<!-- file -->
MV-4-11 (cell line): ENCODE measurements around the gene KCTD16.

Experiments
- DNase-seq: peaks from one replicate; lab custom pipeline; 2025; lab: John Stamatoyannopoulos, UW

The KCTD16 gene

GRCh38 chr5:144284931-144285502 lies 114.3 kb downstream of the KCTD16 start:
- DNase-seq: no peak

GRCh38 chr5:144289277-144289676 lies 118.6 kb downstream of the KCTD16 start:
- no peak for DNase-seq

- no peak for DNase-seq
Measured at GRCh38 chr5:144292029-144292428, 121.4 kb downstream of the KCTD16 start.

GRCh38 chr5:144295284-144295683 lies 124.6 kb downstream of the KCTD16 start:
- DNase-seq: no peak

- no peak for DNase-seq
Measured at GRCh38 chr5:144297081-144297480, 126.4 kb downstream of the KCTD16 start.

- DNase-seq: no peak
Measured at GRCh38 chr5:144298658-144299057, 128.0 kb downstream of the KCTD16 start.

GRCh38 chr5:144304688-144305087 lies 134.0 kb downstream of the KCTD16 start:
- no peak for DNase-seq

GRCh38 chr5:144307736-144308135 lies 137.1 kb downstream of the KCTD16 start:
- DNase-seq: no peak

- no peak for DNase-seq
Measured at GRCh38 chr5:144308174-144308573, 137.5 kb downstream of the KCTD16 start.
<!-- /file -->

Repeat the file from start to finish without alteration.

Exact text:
MV-4-11 (cell line): ENCODE measurements around the gene KCTD16.

Experiments
- DNase-seq: peaks from one replicate; lab custom pipeline; 2025; lab: John Stamatoyannopoulos, UW

The KCTD16 gene

GRCh38 chr5:144284931-144285502 lies 114.3 kb downstream of the KCTD16 start:
- DNase-seq: no peak

GRCh38 chr5:144289277-144289676 lies 118.6 kb downstream of the KCTD16 start:
- no peak for DNase-seq

- no peak for DNase-seq
Measured at GRCh38 chr5:144292029-144292428, 121.4 kb downstream of the KCTD16 start.

GRCh38 chr5:144295284-144295683 lies 124.6 kb downstream of the KCTD16 start:
- DNase-seq: no peak

- no peak for DNase-seq
Measured at GRCh38 chr5:144297081-144297480, 126.4 kb downstream of the KCTD16 start.

- DNase-seq: no peak
Measured at GRCh38 chr5:144298658-144299057, 128.0 kb downstream of the KCTD16 start.

GRCh38 chr5:144304688-144305087 lies 134.0 kb downstream of the KCTD16 start:
- no peak for DNase-seq

GRCh38 chr5:144307736-144308135 lies 137.1 kb downstream of the KCTD16 start:
- DNase-seq: no peak

- no peak for DNase-seq
Measured at GRCh38 chr5:144308174-144308573, 137.5 kb downstream of the KCTD16 start.